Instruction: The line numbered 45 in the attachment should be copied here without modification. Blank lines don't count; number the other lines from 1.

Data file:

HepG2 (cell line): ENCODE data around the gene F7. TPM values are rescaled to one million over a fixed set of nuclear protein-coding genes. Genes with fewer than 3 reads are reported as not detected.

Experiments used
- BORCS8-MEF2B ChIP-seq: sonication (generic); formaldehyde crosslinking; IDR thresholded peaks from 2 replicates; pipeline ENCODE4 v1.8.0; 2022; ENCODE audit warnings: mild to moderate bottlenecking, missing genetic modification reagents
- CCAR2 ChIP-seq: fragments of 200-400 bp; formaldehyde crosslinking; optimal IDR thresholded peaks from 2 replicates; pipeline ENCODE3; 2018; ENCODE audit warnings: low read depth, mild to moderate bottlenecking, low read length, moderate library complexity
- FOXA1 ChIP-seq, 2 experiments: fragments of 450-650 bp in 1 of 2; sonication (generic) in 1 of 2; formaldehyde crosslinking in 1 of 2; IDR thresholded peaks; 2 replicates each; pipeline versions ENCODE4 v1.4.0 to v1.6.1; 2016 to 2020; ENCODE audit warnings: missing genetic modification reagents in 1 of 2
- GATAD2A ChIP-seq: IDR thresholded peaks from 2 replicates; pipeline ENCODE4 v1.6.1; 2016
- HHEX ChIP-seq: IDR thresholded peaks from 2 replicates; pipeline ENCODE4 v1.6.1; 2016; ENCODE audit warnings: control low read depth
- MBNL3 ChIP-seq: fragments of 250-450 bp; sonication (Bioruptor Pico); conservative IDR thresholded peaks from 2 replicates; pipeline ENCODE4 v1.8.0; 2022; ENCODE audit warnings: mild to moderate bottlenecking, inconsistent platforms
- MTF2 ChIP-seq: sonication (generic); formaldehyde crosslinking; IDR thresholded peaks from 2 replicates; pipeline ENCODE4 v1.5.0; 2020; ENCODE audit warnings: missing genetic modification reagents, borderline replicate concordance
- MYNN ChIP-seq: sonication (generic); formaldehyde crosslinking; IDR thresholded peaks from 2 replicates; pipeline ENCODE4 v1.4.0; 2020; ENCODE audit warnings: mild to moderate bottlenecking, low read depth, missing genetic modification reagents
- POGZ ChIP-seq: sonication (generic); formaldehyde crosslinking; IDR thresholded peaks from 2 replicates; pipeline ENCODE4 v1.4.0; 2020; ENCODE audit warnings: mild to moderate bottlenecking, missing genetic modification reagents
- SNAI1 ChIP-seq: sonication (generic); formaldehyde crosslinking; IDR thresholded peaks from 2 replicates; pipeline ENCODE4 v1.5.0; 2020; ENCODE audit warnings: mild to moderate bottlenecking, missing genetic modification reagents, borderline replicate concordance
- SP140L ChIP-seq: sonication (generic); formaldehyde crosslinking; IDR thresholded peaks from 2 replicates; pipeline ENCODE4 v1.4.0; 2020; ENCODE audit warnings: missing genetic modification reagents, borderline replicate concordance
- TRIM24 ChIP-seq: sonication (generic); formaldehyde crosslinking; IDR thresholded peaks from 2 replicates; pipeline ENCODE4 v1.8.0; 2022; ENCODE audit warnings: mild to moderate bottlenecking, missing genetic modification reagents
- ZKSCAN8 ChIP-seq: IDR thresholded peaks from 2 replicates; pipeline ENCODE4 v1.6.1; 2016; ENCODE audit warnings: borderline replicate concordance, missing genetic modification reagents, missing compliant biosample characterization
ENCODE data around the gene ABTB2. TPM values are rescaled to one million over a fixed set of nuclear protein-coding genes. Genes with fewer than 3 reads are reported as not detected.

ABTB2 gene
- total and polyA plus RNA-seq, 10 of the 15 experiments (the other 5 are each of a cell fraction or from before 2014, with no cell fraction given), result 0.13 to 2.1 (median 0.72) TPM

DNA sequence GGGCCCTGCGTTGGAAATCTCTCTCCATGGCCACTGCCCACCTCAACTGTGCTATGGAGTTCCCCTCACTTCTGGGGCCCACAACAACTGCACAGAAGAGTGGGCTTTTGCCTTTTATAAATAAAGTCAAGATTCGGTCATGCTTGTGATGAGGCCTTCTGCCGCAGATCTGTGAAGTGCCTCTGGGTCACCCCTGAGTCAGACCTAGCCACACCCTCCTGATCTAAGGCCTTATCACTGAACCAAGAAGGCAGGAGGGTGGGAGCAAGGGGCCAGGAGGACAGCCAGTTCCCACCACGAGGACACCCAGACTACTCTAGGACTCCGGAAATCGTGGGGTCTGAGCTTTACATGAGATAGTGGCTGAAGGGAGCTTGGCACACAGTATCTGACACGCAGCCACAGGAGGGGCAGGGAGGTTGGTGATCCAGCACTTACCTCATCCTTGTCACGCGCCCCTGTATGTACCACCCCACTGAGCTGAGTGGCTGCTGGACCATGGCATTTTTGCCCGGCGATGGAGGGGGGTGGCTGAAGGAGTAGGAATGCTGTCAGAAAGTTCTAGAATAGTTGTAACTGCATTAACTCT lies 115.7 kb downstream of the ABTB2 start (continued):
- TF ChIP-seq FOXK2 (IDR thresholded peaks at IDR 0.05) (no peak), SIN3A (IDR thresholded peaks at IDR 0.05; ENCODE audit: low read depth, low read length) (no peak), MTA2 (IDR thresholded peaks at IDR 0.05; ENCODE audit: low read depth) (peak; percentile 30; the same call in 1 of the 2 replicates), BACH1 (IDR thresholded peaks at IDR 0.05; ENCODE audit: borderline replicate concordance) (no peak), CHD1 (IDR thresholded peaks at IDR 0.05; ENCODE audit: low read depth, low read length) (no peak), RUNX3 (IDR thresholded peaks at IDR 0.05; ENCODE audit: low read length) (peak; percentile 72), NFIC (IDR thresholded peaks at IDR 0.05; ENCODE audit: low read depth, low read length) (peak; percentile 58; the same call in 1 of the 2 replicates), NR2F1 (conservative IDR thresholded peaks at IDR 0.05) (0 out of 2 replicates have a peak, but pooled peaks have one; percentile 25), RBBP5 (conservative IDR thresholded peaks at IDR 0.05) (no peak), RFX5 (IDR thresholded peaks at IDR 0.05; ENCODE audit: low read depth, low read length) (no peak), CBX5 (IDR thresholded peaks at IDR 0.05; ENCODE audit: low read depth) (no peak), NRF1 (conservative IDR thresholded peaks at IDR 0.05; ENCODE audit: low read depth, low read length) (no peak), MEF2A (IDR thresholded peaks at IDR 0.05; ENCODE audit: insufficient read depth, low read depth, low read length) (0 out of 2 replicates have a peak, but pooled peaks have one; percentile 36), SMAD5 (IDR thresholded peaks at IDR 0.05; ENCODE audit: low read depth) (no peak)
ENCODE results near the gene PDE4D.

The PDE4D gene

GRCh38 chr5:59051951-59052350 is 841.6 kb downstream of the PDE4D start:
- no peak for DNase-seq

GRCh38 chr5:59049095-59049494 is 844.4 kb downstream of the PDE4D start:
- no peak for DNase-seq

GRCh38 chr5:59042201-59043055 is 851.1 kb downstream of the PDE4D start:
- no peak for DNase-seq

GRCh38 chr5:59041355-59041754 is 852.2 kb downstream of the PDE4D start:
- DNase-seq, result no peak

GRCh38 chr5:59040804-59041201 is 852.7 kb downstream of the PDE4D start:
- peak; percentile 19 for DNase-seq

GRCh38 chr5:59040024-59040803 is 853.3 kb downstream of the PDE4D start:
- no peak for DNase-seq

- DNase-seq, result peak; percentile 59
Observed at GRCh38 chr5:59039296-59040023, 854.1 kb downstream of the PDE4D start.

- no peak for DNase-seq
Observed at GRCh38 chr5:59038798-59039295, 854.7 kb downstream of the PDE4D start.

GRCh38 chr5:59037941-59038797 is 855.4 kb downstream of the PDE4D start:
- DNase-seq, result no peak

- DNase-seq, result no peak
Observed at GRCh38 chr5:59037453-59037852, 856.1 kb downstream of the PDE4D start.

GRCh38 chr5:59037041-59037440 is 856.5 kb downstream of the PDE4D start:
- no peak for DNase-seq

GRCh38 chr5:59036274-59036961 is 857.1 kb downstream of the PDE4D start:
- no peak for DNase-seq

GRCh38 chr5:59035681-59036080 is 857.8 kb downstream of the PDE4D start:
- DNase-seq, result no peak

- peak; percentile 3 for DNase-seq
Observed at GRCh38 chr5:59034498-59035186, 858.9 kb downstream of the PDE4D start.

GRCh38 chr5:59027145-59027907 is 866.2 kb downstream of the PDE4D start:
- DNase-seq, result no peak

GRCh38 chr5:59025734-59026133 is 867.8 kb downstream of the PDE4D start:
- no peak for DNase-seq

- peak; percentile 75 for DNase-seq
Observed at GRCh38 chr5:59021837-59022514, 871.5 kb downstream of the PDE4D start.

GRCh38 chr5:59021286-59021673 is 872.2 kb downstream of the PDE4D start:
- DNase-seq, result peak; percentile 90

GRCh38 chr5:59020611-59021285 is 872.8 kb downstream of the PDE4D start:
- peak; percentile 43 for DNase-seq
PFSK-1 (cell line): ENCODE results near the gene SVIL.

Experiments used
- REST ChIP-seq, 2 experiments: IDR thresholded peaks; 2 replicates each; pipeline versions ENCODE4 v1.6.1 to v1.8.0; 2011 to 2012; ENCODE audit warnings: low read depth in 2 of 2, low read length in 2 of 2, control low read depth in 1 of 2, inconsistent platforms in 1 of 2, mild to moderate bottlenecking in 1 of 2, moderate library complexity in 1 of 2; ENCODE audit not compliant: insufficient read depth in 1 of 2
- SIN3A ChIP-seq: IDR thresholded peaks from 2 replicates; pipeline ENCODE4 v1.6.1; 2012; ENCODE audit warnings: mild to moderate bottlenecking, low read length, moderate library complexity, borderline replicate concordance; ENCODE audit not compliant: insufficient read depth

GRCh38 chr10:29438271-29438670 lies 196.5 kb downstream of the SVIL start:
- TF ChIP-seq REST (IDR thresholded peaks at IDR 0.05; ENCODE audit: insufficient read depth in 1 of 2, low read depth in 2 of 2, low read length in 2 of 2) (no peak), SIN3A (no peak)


GRCh38 chr5:59036274-59036961 is 857.1 kb downstream of the PDE4D start: